That Time PwC Forgot Hybrid Remote Work Existed

We adhere to strict standards of editorial integrity. Please be aware that some (or all) products and services linked in this article are from our sponsors. Disclaimer

My friends, this has been an interesting month for remote work so far, and it’s only the 11th. But one thing caught my eye more than others. It actually was an article from February 1st in Fast Company, entitled “Why employers might not offer remote work options to junior staff.”

This showed up in my Google Alerts, which come promptly at 8 am every morning. As I saw that headline and visualized a future where remote work was yet again a “privilege,” I thought to myself… Do I want to be angry this morning? Is this how I want to start my day? Long story short, yes it is how I started my day and yes I eye-rolled a lot. 

According to Buffer’s 2021 State of Remote Work, a whopping 97.6% of remote workers would like to work remotely for the rest of their careers. Further, 97% of remote workers would recommend remote work to others. Now, being able to work remotely does not necessarily mean people don’t like offices. Hybrid remote work is a major trend that can’t be ignored. It also doesn’t mean remote work doesn’t come with it’s own challenges, for example upward management

empty black rolling chairs at cubicles

But let’s jump back to Fast Company. 

The intro paragraph states: “concerns over the productivity and preferences of newer and younger employees are leading some to consider instituting different rules for junior staff.”

Different rules for junior staff, they say. It’s an odd thing to think about, since it’s both very real and very necessary for most things. 

The article smartly lays out a few concerns younger employees have with permanent remote work: 

  1. Missing out on networking
  2. Missing mentorship
  3. Not getting the right onboarding

These are valid concerns, and I am happy that they are being brought to light. One could argue they equally apply to mid-career workers who are looking for the next big promotion, so I appreciate the gravity of the situation. 

What irked me though, was what came next: numerous quotes about how remote work isn’t sustainable, doesn’t work, and junior employees need to be in the office.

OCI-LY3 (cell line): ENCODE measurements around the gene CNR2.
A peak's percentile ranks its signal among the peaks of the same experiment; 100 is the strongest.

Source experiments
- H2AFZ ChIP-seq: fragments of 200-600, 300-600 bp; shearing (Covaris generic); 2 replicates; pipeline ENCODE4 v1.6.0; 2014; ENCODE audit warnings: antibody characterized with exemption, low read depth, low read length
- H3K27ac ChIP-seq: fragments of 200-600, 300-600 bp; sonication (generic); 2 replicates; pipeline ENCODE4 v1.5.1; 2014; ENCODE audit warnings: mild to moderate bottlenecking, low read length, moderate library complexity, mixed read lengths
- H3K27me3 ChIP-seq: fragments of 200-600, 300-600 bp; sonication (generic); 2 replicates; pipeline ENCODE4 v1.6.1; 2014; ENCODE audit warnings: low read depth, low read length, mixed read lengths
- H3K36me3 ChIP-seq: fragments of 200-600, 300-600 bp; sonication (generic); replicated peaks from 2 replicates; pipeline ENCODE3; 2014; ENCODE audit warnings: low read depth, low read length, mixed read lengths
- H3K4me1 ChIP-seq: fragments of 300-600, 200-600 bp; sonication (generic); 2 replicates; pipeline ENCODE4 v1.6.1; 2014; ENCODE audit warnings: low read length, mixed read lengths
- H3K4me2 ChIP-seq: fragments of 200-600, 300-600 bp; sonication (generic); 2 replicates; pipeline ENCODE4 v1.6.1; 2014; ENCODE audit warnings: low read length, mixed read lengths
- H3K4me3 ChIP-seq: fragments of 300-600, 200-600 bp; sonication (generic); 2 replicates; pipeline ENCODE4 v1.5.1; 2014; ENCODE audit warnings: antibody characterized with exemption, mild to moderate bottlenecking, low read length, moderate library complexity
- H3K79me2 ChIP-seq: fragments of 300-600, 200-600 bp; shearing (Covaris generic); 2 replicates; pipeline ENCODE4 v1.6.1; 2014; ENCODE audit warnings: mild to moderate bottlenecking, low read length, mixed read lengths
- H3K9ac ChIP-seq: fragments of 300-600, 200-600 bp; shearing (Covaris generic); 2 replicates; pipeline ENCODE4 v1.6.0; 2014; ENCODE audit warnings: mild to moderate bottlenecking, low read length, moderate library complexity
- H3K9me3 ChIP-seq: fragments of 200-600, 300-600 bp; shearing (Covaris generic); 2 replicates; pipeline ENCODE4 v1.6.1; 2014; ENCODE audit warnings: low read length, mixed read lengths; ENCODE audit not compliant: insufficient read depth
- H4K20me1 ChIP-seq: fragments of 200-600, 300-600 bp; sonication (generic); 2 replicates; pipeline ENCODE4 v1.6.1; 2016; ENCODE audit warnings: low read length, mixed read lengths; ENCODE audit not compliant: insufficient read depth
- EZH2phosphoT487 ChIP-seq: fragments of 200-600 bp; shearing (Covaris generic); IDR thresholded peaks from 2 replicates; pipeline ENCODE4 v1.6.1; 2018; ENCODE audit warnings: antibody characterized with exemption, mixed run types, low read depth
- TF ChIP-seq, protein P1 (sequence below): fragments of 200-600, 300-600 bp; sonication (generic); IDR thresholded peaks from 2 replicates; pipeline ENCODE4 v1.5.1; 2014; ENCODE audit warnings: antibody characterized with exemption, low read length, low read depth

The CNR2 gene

As I was reading, I just kept thinking: you know hybrid remote work exists, right?

Deniz Caglar, the Principal for Organizational and Workforce Strategy for PwC US, has numerous quotes as an expert in the article. I don’t know if it’s the editing or what, but the guy talks like he is inventing hybrid remote work on the spot during the interview. 

Here’s one quote that stood out to me: 

“Our recommendation would be to treat junior employees and new employees a little differently,” he says. “You have to set the expectation that it can’t be all remote work all the time; there’s going to be some need for training, physical interaction, and onboarding that will require some hands-on, face-to-face time.”

This idea is presented as if it’s entirely new and no one has thought of it before. I was a bit confused, since most companies that are going “permanent remote” are actually doing hybrid arrangements

Eventually, the article got to the concept of hybrid. 

In another quote, Caglar said: 

“I can see more seasoned folks being in the office, because they want to coach, guide, direct, they see their value being engaging in person, but perhaps middle managers, more tenured staff may say, ‘I know what I need to know, and I don’t need to be in the office—I’ve earned my right to be away,’” he says. “It might be like an hourglass; more seasoned people in the office, the middle layer might be missing, and then the frontline [junior staff], which would be an interesting makeup.”

… “earned my right to be away”? Excuse me?

This is exactly the kind of attitude that remote work does not need. 

Do remote work advocates need to stop suggesting that people who like offices are stupid? YES. Yes, they do.

But does remote work need to be earned? Yikes. Step out of the 1990s. Remote work is a tool. A process. A way of working. It’s not some privilege for the élite few. 

What we’re looking at here is not a question of can remote actually work.

It’s a question of how you base your culture.

If you want to base it on in-person interactions 100% of the time, that’s ok – but realize its limitations.

If you want it all remote, that’s also ok – with its own limitations.

I don’t like the false dichotomy that “you can’t do remote work!!!!! You need an office!!!!” when in reality the article just describes what most remote work advocates have been saying all along: it’s not black and white. You need to assess what interactions your company needs. you can plan what works for you.

Thankfully we end with some sense in the article: Prithwiraj Choudhury, an Associate Professor at HBS: 

“You need to replace the old way of mentoring and onboarding with a new way of mentoring and onboarding, and absent that of course the new employees won’t be productive, but that’s not their fault.”

Read Next: Remote Work: Great Success *And* Falling Apart, Apparently

This post originally appeared on Remotely Inclined and is republished with permission.

Leave a Reply

Your email address will not be published. Required fields are marked *

Subscribe to The Freelancer Weekly

One weekly email. No spam. Unsubscribe any time.

×
Tweet
Share
Pin
Share
Share